Netflix UK TV review: Black Mirror Season 4, Episode 5 (Metalhead) – spoilers
Ivan Radford | On 03, Feb 2018Reading time: 4 mins
Warning: This contains spoilers for Metalhead. Not seen Episode 5 of Black Mirror Season 4? Read our spoiler-free review of the whole season.
Robot dogs. That’s all you need to know about the fifth episode of Black Mirror Season 4. Charlie Brooker’s series has made a name for itself with its delicate balance of disturbing horror and dark humour, social satire and wicked logic, technological breakthroughs and human consequences.
Metalhead doesn’t bother with any of that, opting instead for a straight-up shot of adrenaline. Clocking in at 40 minutes, it’s a ride that doesn’t let up, and a reminder that Black Mirror is trying to do more than topical prestige drama: Halt and Catch Fire this ain’t. This is Charlie Brooker looking to mess with your head in any genre available.
There’s a refreshing rush to that approach, as Black Mirror’s fourth season tries to experiment with form and style. Hard Cardy helmer David Slade dives right into it, directing the mini-slasher movie with a black-and-white intensity that feels like nothing else the show has done before. Like its sleek yet blunt title, Slade serves up the stripped-down tale with slick style and a brutal line in violence.
That comes courtesy of the robot dog, which we meet within minutes, as we follow a small group breaking into a warehouse in a desolate post-apocalyptic Britain. But it’s not until too late that they realise an electrical mutt is lying in wait indoors, and it springs out from between the cardboard boxes with a ruthless agility. That initial encounter plays out in jaw-dropping slow-motion, boxes, limbs and bullets flying everywhere. But these aren’t normal billets; they’re tracking devices that ingrain themselves in their targets – a grim introduction to the many nasty tricks hidden up these canine sleeves.
The humans fall one by one, as you’d expect from your typical slasher, but what impresses is the variety of set pieces on offer, with room for a car chase that unfolds on a brilliantly low-key scale. Our Final Girl, meanwhile, emerges as Maxine Peake’s Bella, who struggles through each barbaric new obstacle. A lot of it hinges on Peake, and her performance is superb, balancing likeable grit with painful determination. Despite a lack of dialogue, there’s just enough charisma to her mettle to make you root for her, even as you dread every new injury that her survival entails – her physicality does a lot of the hard work, as we see her patiently hide up a tree and smartly use pebbles to create what’s essentially white noise to send the dog to sleep.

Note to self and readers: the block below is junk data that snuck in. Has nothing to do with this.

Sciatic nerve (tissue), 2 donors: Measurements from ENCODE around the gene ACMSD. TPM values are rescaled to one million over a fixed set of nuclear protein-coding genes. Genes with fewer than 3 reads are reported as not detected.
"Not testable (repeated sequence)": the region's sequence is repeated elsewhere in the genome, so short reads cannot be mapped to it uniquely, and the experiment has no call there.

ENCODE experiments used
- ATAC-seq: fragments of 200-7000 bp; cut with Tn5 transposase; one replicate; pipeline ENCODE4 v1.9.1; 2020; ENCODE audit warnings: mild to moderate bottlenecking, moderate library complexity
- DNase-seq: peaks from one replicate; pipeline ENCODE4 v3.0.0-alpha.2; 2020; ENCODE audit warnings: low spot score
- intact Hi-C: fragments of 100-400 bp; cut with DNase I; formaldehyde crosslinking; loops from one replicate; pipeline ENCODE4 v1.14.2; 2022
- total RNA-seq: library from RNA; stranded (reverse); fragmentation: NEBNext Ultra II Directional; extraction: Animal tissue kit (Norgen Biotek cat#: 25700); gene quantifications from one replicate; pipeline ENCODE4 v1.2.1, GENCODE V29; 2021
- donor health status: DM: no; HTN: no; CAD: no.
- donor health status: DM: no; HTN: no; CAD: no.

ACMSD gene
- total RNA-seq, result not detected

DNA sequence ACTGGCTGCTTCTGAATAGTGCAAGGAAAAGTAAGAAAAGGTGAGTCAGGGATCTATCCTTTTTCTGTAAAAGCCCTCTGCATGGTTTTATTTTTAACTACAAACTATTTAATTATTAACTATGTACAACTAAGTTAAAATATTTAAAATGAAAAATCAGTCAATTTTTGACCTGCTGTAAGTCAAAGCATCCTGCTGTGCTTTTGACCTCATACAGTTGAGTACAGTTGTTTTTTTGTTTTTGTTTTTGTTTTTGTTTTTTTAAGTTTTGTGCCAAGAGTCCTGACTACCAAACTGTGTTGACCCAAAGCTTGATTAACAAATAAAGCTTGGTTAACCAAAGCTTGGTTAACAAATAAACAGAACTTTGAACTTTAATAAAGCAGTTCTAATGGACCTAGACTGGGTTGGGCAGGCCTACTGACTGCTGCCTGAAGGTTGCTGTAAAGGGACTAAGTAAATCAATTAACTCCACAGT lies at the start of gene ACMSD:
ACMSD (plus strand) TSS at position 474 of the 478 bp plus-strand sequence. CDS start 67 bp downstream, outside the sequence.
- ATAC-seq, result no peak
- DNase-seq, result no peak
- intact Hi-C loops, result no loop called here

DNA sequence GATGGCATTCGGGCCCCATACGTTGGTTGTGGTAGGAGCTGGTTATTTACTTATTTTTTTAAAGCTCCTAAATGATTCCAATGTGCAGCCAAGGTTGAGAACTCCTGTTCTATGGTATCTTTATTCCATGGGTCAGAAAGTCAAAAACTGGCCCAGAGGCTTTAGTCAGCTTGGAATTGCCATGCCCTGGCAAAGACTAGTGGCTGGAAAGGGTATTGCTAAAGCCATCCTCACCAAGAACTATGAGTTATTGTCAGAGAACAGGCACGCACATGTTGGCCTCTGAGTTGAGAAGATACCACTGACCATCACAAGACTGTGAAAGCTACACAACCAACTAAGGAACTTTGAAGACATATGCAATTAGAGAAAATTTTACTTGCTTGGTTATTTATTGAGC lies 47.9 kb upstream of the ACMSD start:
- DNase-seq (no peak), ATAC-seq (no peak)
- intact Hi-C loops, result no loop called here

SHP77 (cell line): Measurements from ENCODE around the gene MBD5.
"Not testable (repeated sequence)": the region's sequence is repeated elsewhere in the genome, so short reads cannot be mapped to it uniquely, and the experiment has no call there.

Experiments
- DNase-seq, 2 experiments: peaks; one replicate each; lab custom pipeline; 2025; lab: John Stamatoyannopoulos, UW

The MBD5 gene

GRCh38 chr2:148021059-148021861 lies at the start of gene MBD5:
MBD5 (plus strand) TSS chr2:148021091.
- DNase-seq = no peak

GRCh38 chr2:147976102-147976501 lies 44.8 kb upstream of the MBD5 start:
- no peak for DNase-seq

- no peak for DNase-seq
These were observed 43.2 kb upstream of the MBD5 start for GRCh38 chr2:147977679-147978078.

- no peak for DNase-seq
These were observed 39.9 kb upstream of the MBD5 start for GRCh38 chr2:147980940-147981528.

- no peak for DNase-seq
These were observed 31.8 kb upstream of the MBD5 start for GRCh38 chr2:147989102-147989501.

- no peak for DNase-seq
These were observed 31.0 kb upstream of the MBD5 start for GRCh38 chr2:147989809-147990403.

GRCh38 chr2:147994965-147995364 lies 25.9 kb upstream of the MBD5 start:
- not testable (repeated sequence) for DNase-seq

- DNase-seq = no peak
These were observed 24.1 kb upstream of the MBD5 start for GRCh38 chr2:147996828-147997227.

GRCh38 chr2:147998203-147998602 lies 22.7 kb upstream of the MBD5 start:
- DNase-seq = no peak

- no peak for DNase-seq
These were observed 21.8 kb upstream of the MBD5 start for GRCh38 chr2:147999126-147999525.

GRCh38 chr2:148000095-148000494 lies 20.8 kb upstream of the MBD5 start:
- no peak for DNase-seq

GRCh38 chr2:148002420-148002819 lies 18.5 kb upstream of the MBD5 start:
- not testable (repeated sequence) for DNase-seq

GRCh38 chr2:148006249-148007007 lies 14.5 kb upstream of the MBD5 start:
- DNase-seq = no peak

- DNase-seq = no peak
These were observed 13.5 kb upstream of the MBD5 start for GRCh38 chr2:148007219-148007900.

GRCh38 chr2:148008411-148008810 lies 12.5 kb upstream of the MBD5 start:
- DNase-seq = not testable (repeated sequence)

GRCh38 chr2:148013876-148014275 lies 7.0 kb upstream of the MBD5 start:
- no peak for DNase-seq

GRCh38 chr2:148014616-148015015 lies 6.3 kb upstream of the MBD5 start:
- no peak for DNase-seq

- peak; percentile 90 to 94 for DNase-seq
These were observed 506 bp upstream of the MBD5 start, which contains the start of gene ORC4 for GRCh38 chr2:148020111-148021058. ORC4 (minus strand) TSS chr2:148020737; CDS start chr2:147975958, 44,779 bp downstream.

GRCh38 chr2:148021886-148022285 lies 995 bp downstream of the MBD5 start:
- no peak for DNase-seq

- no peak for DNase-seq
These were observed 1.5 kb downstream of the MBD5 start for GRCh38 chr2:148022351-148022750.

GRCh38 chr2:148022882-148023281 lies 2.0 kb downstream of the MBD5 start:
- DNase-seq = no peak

Slade’s use of sound is just an impressive; he has an ear for building suspense, from the tap of those tiny rocks to the noise of the dog’s internal radar tracking and the whirring of its joints. He swaps the ambient noise of the outside environment for an even quieter house, as Bella heads to an abandoned luxury compound for safety. As the dog catches up with her – and, in one break bit of humour, inserts a kitchen knife in its limb to make up for a lost foot – Slade slowly brings the antagonists together, using the eerie clank of the dog’s unhurried steps to set your nerves on edge.
The script does an excellent job of creating a sense of malevolence to the beast, even though it doesn’t have eyes or a face. It’s mechanically efficient in its escalation of threat and reduction of human collateral, using that slim runtime to great effect. But then comes the ending and, well, it just ends. After 40 minutes of genuine tension, the story comes to a halt, leaving Bella surrounded and panning back to the factory to see what caused all this carnage in the first place. The answer? A teddy bear for her son. One of the few teddy bears left, the screenplay implies. It’s a typically wry attempt to bring a sharp sting to the tale, but it’s too little too late, landing with a unfortunately hollow anticlimax.
It’s not dissimilar to Season 3’s Shut Up and Dance, directed with equally breakneck speed by James Watkins, which never found the substance to back up its visceral surface. Where that felt misjudged, this is a more commendable experiment in genre and format that proves Black Mirror can play down and dirty when it wants. Searching for a message beyond that may prove futile – there’s something chilling in the callous, inhuman way that a computerised security system doesn’t bother to distinguish between hardcore criminals and petty burglars pilfering a stuffed toy – but not since Dead Set has Charlie Brooker’s writing felt so lean and mean.
Black Mirror Season 4 is available on Netflix UK, as part of an £8.99 monthly subscription.